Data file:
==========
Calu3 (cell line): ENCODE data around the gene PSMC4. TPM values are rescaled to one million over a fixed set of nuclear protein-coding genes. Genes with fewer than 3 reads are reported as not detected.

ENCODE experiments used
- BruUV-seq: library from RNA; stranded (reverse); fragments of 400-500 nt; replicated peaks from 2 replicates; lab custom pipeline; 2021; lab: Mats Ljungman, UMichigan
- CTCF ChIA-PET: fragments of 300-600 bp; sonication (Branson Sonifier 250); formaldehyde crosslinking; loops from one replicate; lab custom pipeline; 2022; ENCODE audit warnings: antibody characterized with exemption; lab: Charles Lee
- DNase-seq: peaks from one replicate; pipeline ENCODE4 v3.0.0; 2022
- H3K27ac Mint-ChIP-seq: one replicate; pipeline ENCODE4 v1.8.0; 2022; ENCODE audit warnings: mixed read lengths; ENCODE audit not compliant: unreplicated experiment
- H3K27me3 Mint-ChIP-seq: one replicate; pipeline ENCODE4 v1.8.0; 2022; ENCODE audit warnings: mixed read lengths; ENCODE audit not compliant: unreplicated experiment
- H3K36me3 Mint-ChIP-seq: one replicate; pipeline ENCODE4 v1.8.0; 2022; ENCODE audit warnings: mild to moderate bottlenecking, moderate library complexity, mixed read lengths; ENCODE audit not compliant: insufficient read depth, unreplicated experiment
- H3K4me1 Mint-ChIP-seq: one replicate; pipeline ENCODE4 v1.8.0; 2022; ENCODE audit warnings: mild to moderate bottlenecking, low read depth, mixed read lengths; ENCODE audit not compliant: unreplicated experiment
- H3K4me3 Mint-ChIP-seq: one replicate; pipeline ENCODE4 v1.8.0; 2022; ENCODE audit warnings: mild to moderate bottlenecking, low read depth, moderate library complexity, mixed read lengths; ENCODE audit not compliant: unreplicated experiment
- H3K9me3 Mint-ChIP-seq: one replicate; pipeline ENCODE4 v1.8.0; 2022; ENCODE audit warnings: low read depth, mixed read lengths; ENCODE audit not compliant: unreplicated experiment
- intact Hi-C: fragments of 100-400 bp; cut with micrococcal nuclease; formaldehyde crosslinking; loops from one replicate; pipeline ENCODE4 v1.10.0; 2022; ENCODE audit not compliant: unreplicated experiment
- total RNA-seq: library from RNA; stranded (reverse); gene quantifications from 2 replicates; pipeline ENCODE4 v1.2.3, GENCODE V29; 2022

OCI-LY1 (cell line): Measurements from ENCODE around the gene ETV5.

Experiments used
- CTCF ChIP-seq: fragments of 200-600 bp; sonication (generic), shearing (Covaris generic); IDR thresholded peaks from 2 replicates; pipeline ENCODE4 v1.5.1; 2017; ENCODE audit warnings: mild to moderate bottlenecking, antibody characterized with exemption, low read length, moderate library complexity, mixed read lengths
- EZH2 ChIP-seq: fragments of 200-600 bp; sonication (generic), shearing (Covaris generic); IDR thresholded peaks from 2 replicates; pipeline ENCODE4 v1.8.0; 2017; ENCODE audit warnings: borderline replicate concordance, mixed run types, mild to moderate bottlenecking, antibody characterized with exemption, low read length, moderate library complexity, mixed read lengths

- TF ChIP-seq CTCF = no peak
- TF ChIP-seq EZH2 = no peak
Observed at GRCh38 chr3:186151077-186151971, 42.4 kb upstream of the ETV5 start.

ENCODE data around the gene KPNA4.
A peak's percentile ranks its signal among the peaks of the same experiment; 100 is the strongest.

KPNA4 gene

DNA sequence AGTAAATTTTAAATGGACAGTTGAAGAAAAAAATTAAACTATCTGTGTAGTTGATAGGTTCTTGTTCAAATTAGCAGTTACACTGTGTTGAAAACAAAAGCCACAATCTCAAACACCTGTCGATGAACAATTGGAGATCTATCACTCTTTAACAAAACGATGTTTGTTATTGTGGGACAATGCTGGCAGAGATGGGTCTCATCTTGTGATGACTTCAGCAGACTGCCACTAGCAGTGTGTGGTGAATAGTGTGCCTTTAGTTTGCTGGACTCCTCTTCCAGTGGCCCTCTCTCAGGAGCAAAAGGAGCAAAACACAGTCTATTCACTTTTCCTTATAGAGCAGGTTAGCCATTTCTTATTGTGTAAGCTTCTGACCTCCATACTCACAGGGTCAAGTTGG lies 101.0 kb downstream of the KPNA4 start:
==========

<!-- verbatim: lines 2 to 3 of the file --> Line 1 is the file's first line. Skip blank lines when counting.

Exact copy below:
ENCODE experiments used
- BruUV-seq: library from RNA; stranded (reverse); fragments of 400-500 nt; replicated peaks from 2 replicates; lab custom pipeline; 2021; lab: Mats Ljungman, UMichigan